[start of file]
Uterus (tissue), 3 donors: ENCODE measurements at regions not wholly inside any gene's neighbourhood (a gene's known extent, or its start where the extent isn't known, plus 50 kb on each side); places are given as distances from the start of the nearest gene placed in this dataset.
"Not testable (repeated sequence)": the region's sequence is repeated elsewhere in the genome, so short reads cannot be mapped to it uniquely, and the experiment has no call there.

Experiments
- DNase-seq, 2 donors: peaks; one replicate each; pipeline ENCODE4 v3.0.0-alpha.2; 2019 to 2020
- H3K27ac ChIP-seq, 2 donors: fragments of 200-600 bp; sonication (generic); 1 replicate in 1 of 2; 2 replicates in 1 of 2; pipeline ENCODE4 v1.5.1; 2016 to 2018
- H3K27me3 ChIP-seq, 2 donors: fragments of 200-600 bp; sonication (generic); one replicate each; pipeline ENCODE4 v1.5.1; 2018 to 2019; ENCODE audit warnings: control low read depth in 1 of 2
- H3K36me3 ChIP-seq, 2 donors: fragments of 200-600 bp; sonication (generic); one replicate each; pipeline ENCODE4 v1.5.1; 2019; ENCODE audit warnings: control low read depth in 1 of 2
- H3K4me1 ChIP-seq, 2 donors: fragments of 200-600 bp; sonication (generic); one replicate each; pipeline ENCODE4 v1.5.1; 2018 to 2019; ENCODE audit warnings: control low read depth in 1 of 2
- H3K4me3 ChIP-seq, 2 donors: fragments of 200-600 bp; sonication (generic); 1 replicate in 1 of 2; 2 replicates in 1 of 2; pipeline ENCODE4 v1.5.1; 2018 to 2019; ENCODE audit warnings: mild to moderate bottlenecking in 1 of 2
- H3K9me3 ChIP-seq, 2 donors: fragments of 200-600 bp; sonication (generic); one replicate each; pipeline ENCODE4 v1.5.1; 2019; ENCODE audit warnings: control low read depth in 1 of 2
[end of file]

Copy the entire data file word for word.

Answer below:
Uterus (tissue), 3 donors: ENCODE measurements at regions not wholly inside any gene's neighbourhood (a gene's known extent, or its start where the extent isn't known, plus 50 kb on each side); places are given as distances from the start of the nearest gene placed in this dataset.
"Not testable (repeated sequence)": the region's sequence is repeated elsewhere in the genome, so short reads cannot be mapped to it uniquely, and the experiment has no call there.

Experiments
- DNase-seq, 2 donors: peaks; one replicate each; pipeline ENCODE4 v3.0.0-alpha.2; 2019 to 2020
- H3K27ac ChIP-seq, 2 donors: fragments of 200-600 bp; sonication (generic); 1 replicate in 1 of 2; 2 replicates in 1 of 2; pipeline ENCODE4 v1.5.1; 2016 to 2018
- H3K27me3 ChIP-seq, 2 donors: fragments of 200-600 bp; sonication (generic); one replicate each; pipeline ENCODE4 v1.5.1; 2018 to 2019; ENCODE audit warnings: control low read depth in 1 of 2
- H3K36me3 ChIP-seq, 2 donors: fragments of 200-600 bp; sonication (generic); one replicate each; pipeline ENCODE4 v1.5.1; 2019; ENCODE audit warnings: control low read depth in 1 of 2
- H3K4me1 ChIP-seq, 2 donors: fragments of 200-600 bp; sonication (generic); one replicate each; pipeline ENCODE4 v1.5.1; 2018 to 2019; ENCODE audit warnings: control low read depth in 1 of 2
- H3K4me3 ChIP-seq, 2 donors: fragments of 200-600 bp; sonication (generic); 1 replicate in 1 of 2; 2 replicates in 1 of 2; pipeline ENCODE4 v1.5.1; 2018 to 2019; ENCODE audit warnings: mild to moderate bottlenecking in 1 of 2
- H3K9me3 ChIP-seq, 2 donors: fragments of 200-600 bp; sonication (generic); one replicate each; pipeline ENCODE4 v1.5.1; 2019; ENCODE audit warnings: control low read depth in 1 of 2